bodies buried in the general morgue in Xalapa, the capital of 
Veracruz, matched those of Rico and his friend Lopez. The bodies had 
been there since Feb. 18, 2012, shortly after the two men were 
reported missing.

"Why didn't authorities tell us earlier? Why did they make us suffer 
for four years?" says Arias.

She and Lopez, accompanied by Rangel, drove to Xalapa for the 
exhumation, on March 5. "It was horrible. Very unprofessional," says 
Arias. "They had to dig up several graves until they found the bodies 
of our sons."

The bodies were decayed, and covered in signs of torture. Both had 
been decapitated.

The Veracruz government refused to pay to have the bodies transferred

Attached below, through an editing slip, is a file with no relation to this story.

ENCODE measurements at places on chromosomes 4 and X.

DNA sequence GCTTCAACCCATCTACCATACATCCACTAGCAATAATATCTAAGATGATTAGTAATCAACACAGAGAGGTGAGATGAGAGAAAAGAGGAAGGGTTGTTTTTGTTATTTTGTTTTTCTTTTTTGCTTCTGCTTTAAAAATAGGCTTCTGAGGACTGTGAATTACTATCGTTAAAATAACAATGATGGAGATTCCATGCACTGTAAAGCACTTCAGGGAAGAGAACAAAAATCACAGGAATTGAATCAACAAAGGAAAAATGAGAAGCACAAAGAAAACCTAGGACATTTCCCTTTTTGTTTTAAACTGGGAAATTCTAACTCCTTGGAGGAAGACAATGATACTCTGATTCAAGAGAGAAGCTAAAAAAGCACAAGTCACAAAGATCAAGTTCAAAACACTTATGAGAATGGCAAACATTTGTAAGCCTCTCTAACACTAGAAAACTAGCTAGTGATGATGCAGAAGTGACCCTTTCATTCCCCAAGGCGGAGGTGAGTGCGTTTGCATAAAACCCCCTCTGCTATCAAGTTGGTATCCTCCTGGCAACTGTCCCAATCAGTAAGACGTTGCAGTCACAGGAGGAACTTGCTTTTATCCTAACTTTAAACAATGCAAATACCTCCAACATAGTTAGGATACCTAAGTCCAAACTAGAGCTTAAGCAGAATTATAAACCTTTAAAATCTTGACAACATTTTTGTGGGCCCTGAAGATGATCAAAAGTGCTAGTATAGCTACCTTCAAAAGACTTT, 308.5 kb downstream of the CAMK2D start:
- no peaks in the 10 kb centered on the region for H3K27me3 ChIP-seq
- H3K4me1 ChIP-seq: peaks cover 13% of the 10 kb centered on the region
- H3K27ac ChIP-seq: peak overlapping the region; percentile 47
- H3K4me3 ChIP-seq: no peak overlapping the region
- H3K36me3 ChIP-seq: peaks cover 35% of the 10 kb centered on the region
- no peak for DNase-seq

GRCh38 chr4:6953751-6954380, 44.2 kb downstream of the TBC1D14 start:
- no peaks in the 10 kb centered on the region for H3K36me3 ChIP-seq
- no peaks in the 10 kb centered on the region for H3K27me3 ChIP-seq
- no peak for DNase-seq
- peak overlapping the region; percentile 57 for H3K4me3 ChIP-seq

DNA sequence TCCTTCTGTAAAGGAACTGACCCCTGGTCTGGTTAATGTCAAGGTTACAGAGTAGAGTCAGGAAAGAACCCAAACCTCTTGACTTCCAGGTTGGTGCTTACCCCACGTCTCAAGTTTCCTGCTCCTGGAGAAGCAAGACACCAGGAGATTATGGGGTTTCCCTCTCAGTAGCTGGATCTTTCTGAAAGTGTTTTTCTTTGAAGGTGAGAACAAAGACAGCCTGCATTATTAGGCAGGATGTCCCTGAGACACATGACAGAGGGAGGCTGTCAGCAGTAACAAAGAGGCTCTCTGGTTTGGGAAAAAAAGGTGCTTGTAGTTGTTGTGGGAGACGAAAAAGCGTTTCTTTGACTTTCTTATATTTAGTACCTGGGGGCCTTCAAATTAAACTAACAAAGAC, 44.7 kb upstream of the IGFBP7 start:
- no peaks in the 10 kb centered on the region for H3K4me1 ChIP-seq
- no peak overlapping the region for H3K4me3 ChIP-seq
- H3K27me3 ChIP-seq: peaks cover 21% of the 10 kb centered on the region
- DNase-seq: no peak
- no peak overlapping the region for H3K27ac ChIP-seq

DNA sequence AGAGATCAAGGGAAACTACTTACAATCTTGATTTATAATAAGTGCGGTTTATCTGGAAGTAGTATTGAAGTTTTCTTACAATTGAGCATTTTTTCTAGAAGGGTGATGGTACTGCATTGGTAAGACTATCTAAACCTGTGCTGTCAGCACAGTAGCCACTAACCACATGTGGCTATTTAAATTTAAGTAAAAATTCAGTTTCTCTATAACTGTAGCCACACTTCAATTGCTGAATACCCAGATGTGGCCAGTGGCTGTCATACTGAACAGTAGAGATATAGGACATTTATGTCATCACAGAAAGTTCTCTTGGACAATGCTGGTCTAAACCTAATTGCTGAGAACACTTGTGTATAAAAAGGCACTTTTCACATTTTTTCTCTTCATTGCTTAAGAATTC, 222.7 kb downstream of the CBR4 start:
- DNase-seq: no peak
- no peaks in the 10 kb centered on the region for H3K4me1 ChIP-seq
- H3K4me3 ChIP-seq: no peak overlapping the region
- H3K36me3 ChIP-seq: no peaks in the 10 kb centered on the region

to Queretaro.

Arias complained to the attorney general of the Republic, Arely Gomez 
Gonzalez, whom she had met in Mexico City. Gomez arranged to have the 
bodies flown to Queretaro. On March 16, Rico and Lopez finally came 
home, and Arias borrowed money to give them both a proper burial.

"We think cartel members targeted them because they thought they were 
homosexual," she speculates. "But we will never know what happened to 
them. Nobody has ever been charged and I doubt they ever will be."

There are tens of thousands of similar cases across Mexico. As 
families of the disappeared grieve, they feel re-victimized by a 
seemingly dysfunctional justice system and a government that does not 
help them. Incompetent, disrespectful and dismissive investigators 
add to their trauma and leave them with the suspicion the government 
itself is implicated.

Pena Nieto has been dogged by the case of the 43 missing students, 
and by charges it is part of a larger pattern of corruption and 
impunity. His approval ratings have dropped to 23 per cent.

"There is a reasonable basis to believe that both Mexican government